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I Was Born In War. I Have Lived In War. And I Feel That I Will Die In War.

Contributed by Terra Sancta School For Girls on 11.03.2006:

Amal Owaineh

My grandfather is a great man. He is an educator but not like a teacher at school; he got his education through the school of his life. He was born in 1926 during the British period; afterwards he lived the Jordanian and now the Israeli period. I like spending my spare time chatting with him. He tells me wonderful stories full of history and lessons of life. With the help of the history stories I can foretell the future of us as citizens of Palestine, a country occupied for ages by powerful countries. History repeats itself!

Before my grandfather started talking about his past life, he sighed as if he had bitter, severe or painful memories. I felt sorry for him. I just couldn’t leave him because I wanted to know what bothered him so much. I thought that if he told me what was on his mind, he would feel better. Finally he spelled out some words:

“Oh, my pretty daughter, I really don’t know where to start. Our suffering never stopped for a moment. Our life is full of painful stories.”

My grandfather started telling me about his father’s life. He told me that during Turkish rule, life in Battir [a village to the south-west of Bethlehem] was miserable. Women and men worked the whole day just to have something to eat at the end of the day. The soldiers would execute anybody found with weapons. My grandfather said: “Once my father and his brothers were arrested because the soldiers found bullets inside the house. But how come? They didn’t have any bullets, how were they found in the house? They didn’t even have money to buy food, how could they buy bullets? Punishment was death, but at the last minute a good, rich and powerful Arab man was able to save them. Everybody was relieved.”

“People were poor, hungry and desperate. They couldn’t even work in the fields to get their food. They were prevented from doing so. The Turks wanted people to beg them for work for a very poor salary.”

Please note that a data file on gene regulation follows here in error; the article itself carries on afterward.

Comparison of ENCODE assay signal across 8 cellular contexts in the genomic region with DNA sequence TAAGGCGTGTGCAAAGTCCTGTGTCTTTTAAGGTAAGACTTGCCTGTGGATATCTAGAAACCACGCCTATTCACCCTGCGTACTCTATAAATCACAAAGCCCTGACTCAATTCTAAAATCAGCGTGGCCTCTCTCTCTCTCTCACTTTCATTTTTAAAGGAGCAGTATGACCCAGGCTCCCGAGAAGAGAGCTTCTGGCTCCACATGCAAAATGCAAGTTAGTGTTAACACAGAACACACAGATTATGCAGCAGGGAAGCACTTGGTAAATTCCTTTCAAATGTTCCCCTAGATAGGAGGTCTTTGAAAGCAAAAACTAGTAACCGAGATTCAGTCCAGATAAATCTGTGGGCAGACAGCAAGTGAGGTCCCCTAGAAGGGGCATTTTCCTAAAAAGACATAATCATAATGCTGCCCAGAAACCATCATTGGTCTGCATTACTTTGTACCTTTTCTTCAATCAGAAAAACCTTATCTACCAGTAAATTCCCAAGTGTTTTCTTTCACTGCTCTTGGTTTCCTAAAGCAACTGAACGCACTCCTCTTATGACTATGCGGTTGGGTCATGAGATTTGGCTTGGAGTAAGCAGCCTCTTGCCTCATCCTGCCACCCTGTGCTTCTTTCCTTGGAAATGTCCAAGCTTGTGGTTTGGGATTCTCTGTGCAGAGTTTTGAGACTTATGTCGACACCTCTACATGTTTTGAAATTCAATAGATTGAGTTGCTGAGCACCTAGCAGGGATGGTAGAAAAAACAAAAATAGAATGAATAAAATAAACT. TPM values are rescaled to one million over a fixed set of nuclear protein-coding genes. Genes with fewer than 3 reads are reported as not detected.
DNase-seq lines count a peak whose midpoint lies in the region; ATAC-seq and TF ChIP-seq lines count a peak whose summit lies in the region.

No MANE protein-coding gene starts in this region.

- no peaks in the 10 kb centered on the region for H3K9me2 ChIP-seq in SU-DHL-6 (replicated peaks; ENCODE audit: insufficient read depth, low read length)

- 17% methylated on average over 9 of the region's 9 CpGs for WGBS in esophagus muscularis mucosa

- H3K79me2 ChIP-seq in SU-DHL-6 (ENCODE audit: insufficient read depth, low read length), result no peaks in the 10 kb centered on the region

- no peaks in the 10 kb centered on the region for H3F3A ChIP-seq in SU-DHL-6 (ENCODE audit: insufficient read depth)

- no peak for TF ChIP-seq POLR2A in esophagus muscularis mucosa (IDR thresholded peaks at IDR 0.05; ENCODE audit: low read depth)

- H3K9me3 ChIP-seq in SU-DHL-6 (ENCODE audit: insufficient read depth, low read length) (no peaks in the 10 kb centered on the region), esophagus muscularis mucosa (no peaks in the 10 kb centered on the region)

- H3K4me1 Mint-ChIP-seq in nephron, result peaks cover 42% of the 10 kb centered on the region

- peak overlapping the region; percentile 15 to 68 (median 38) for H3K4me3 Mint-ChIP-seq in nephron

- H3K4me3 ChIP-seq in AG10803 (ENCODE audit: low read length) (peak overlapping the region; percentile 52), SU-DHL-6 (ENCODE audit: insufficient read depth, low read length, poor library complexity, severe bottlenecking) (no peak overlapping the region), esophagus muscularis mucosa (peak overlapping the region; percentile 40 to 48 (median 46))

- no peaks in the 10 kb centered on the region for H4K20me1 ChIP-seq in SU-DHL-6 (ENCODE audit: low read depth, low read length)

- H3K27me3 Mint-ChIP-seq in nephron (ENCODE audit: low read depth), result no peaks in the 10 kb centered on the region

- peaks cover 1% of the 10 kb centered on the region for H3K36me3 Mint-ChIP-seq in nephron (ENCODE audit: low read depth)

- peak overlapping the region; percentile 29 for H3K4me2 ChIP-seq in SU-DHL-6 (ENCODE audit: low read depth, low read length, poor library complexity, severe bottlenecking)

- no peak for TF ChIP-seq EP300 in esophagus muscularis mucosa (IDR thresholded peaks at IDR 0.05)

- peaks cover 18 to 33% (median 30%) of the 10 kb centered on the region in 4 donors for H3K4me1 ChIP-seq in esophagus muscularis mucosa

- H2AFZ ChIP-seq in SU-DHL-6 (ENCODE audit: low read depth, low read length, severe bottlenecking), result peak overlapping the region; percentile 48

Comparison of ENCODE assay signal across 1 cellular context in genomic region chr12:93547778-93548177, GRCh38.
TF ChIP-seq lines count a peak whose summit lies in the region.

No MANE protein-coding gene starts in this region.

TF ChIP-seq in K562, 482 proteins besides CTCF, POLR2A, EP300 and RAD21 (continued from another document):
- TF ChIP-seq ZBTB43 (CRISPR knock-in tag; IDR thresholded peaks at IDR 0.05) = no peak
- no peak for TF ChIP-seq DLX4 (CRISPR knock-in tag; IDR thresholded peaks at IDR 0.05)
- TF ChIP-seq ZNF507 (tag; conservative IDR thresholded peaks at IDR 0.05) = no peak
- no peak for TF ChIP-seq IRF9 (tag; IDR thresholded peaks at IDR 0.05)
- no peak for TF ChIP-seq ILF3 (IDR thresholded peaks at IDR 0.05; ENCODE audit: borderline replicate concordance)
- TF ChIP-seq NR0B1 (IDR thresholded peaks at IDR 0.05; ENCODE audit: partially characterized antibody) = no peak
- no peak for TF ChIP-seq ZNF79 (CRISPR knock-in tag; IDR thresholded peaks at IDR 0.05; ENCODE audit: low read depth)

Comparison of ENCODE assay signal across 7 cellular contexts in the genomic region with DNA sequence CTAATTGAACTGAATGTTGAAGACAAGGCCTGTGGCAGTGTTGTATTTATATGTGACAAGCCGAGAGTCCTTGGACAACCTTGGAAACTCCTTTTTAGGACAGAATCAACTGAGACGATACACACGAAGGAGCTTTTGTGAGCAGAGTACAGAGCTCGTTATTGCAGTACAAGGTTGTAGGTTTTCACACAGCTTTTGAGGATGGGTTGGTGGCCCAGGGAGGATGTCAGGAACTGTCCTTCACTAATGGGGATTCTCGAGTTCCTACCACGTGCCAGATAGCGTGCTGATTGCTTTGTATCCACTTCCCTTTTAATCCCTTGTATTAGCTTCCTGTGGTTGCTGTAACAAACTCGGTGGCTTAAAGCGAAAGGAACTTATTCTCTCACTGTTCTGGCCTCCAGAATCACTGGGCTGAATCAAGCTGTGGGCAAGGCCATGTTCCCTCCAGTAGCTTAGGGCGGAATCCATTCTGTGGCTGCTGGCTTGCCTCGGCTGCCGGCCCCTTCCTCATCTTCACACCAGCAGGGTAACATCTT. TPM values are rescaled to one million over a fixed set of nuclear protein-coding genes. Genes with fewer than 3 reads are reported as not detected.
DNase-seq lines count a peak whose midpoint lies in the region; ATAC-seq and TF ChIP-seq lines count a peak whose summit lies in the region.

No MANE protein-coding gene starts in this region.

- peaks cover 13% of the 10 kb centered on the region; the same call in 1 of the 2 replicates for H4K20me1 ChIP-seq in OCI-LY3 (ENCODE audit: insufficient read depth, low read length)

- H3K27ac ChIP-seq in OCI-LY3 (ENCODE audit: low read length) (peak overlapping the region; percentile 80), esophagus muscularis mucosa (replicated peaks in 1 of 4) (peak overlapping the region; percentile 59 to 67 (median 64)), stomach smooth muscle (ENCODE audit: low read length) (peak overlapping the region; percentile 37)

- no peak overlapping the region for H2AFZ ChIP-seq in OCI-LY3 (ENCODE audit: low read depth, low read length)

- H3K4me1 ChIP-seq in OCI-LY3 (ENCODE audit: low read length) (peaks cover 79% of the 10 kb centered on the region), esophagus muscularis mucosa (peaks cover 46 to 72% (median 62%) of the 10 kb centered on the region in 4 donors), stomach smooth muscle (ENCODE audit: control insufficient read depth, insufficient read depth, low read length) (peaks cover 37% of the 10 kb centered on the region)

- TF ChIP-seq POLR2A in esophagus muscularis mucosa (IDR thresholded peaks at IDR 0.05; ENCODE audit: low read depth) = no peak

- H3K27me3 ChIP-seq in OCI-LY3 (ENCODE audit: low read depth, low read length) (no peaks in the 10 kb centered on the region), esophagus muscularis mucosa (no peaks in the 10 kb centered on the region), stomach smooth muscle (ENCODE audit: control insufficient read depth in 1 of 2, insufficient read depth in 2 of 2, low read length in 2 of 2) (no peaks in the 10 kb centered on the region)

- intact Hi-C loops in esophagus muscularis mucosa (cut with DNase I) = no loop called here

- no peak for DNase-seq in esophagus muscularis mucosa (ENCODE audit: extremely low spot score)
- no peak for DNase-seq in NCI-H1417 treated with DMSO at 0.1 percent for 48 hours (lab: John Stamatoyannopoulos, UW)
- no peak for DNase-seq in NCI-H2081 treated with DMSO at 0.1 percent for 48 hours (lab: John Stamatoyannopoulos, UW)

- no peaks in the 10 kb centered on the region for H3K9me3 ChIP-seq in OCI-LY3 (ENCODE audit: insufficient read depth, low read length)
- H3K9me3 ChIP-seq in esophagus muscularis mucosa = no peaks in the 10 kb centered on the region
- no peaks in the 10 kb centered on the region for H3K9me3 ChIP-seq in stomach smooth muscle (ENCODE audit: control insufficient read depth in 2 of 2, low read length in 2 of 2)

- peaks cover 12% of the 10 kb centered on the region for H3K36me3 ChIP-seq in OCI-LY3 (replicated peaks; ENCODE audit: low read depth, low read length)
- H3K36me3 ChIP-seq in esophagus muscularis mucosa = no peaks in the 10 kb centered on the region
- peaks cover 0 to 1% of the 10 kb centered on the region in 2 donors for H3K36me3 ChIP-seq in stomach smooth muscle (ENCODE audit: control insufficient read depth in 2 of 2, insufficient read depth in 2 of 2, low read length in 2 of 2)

“After the end of the First World War, Turkey left Palestine and Britain came in. The situation became different. People started to find jobs and to plant their fields. After a couple of months our village was flooded with vegetables and fruit. People sold large quantities to different places, especially Jerusalem. Apart from helping the men with cultivating, the women were responsible for selling the vegetables and fruit. On top of that, they were good housekeepers. Oh, Amal, your grandmother was a great woman, she sacrificed her life for all of us. I couldn’t imagine my life without her. I hope that you will be as good as she was because if you are, your husband will certainly love you.”

I caught my grandpa at that point and asked him: “Does that mean that you were in love with my grandmother?” His face reddened, he panicked and quickly changed the subject: “So, our situation became better after we sold vegetables and bought what we needed. But do you know to whom we used to sell them? The customers were all English. They earned a lot and the Palestinians, too, were busy collecting money. A few Palestinians were greedy; they sold their lands to the British in return for large sums of money. You might not believe that, but I am telling you that there were mean Palestinians who sold big parts of Palestine to Britain. Maybe some of them were put under pressure or forced to sell their lands. The transactions happened with the help of middlemen.”

“Later, English soldiers started torturing Palestinians. The soldiers were totally indifferent, they used to hit people and take their property. Even women were treated badly. Your grandmother once went to sell some vegetables in Jerusalem but English soldiers took them and kicked her away. When I had heard such things I became very upset and wanted to kill them. I was afraid for her so I prevented her from going there again, but for how long?“

“There was not a single person in the village or in the whole of Palestine who was not harmed by Britain in one way or another. In 1917 Britain had declared Palestine to be the national homeland for the Jews [the Balfour Declaration]. After that the number of Jews increased. They left the countries of their residence all over the world to come to live in Palestine. As I said, Britain bought or took lands from Palestinians for Jews to live in. As a result, the Palestinians’ anger exploded in the revolution of 1936.”